Most Top Officials in Texas Town Arrested by Feds for Corruption
By Nomaan Merchant, Associated Press
DALLAS (AP) — Almost every top official in a remote South Texas city was arrested Thursday under a detailed federal indictment that accuses them of taking bribes from contractors and sending city workers to help an illegal gambling operator nicknamed "Mr. T."
Crystal City's mayor, city manager, mayor pro tempore, one of three current councilmen and a former councilman were all arrested under an indictment obtained by the U.S. attorney's office in San Antonio, a spokesman for the U.S. attorney said.
A second councilman is already charged in a separate case with smuggling Mexican immigrants. That leaves just one councilman not facing federal charges in Crystal City, a town of about 7,100 people about 50 miles from the U.S.-Mexico border.
Once billed as the "Spinach Capital of the World," Crystal City's logo features a cartoon of Popeye, and a spinach festival with a cook-off and a beauty pageant draws tens of thousands of people each year. But in recent months, the town has been in the news for turmoil at City Hall and allegations of misuse of public money.
"What happened is nothing to celebrate. It's something sad that happened to us," said the remaining councilman, Joel Barajas, on Thursday. "By all means, we need to move forward."
The indictment accuses the town's leadership of using their positions "to enrich themselves by soliciting and accepting payments and other things of value." Also charged was Ngoc Tri Nguyen, alleged to be an operator of illegal gambling rooms, who was nicknamed "Mr. T."
Crystal City Mayor Ricardo Lopez took $6,000 from Nguyen to buy a vehicle, the indictment alleges. In return, he allegedly waived some taxes for Nguyen and had employees close competing casinos that violate state law but exist informally throughout South Texas. Lopez allegedly told city employees inspecting Nguyen's property to "make it easy."
City Manager William James Jonas and Mayor Pro Tempore Rogelio Mata are accused of giving a contractor a $12,000 payment "in exchange for payments and other things of value."
And Lopez, Rogelio Mata, current councilman Roel Mata and former councilman Gilbert Urrabazo are accused of voting to keep Jonas as city attorney and city manager at a salary reported by local media to exceed $200,000. In exchange, Jonas provided payments and other illegal benefits to the four leaders, the indictment alleges.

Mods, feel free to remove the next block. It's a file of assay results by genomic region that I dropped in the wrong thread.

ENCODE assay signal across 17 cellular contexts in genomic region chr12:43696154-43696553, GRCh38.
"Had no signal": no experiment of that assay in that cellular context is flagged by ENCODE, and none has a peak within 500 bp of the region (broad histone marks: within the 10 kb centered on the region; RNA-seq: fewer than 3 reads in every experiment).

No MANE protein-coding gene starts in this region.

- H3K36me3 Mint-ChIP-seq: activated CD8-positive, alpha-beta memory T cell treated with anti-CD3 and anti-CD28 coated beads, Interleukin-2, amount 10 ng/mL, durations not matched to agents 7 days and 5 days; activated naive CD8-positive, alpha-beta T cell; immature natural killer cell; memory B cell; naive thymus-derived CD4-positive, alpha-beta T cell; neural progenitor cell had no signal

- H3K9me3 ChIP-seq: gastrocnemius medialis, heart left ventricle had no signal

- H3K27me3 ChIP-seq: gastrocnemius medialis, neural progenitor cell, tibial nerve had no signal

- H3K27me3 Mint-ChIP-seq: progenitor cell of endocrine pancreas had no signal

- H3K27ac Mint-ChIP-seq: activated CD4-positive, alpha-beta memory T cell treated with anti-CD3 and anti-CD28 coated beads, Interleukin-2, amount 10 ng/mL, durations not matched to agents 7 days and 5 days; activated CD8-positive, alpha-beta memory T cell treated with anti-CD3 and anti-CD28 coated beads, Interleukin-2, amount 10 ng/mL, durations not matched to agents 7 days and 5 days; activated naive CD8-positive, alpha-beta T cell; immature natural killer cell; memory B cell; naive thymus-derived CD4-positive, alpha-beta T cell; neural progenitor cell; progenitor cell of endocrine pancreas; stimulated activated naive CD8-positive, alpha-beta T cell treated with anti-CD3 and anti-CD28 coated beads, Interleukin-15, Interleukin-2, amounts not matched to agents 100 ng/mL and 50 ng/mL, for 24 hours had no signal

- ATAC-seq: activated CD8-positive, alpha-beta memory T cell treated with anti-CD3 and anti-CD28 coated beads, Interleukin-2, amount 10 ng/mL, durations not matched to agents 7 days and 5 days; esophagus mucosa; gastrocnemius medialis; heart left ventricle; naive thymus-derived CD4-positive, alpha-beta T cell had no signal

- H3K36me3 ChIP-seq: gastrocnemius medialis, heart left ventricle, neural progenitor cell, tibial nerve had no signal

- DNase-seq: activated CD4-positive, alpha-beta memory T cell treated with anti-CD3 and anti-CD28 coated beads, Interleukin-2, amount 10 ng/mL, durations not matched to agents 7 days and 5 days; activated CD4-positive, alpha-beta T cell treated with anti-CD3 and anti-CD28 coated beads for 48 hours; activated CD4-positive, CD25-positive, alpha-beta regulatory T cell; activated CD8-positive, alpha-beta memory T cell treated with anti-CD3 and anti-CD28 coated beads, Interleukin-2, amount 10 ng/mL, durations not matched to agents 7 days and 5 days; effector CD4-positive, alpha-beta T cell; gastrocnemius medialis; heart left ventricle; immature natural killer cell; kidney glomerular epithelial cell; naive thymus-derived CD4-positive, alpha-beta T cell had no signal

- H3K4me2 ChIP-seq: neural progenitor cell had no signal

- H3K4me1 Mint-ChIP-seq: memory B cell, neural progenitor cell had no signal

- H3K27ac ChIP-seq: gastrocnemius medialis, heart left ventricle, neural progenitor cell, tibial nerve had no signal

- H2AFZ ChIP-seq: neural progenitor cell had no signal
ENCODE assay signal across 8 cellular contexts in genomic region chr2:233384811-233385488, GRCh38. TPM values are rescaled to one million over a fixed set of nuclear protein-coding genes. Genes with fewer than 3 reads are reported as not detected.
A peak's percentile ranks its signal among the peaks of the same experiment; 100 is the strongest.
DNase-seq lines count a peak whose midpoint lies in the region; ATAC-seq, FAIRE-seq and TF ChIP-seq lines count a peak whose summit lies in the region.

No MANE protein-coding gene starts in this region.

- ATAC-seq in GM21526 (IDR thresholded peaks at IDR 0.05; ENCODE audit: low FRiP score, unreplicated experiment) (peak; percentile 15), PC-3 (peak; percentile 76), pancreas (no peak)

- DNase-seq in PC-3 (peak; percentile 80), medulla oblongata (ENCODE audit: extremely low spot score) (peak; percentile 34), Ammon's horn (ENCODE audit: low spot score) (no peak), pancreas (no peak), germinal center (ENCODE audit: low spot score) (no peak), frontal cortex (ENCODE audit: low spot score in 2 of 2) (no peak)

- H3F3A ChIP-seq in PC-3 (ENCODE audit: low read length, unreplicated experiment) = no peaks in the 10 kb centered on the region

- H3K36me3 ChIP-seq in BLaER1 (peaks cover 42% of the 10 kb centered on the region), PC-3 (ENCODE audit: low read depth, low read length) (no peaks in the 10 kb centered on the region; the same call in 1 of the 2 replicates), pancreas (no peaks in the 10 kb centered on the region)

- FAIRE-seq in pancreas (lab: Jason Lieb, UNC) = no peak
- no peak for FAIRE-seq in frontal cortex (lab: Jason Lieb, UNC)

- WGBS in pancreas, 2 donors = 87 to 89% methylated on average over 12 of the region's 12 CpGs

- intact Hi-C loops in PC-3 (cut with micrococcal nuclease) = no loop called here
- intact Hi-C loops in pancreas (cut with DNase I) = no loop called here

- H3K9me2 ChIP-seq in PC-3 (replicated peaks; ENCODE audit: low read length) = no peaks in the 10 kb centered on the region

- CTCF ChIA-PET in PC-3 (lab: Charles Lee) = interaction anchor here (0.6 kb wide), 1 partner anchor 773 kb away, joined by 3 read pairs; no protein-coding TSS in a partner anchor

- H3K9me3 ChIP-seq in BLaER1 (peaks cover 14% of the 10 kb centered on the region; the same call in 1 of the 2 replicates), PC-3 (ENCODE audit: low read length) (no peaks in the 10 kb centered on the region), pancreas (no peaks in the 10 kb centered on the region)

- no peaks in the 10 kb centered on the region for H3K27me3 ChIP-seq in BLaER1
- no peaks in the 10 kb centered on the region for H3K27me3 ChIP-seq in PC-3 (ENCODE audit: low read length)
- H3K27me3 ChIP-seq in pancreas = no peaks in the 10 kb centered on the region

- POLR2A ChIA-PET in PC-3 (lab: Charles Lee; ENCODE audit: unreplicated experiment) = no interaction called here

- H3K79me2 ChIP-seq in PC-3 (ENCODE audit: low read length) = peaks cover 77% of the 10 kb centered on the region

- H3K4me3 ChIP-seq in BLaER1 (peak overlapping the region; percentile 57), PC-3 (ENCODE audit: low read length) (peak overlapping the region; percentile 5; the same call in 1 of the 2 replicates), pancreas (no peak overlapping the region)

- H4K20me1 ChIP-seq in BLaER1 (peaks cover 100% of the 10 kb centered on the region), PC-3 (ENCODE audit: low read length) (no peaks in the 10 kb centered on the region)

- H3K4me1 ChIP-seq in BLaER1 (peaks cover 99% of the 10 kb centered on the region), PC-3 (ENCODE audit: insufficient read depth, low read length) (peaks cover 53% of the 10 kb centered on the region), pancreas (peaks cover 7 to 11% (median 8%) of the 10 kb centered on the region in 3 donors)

None of the six men had attorneys listed in federal court records, and several messages left at City Hall were not returned.
When Barajas, who was elected to the council last year, tried to have Jonas' contract suspended last month, the rest of the council boycotted the meeting so it couldn't go forward.
Barajas said then that the city had nearly $2 million in unpaid bills and was facing bankruptcy.
Separately, Crystal City Councilman Marco Rodriguez was accused last month of smuggling three Mexican immigrants in the back of a pickup truck.
Residents interviewed Thursday said the arrests are painful but necessary.
"Crystal City is a good town," said 67-year-old Maria Sanchez Rivera, a lifelong resident. "If you do wrong, you have to face your consequences. We've got laws for everything and we've got to abide by what the law says."
Richard Durbin Jr., the U.S. attorney for San Antonio, said he hoped the indictment would help restore public confidence in local government, but that his office could only go so far. None of the officials will immediately lose their positions.
"What we can do is that first step," Durbin said in an interview. "In the end, it falls back on the citizens to make the next decision on who they put in those offices, because that's how the system works."
To Learn More:
Is This the Most Corrupt Town in the U.S.? (by Noel Brinkerhoff and Danny Biederman, AllGov)
Is This the Worst Small-Town Police Force in the U.S.? (by Matt Bewig, AllGov)
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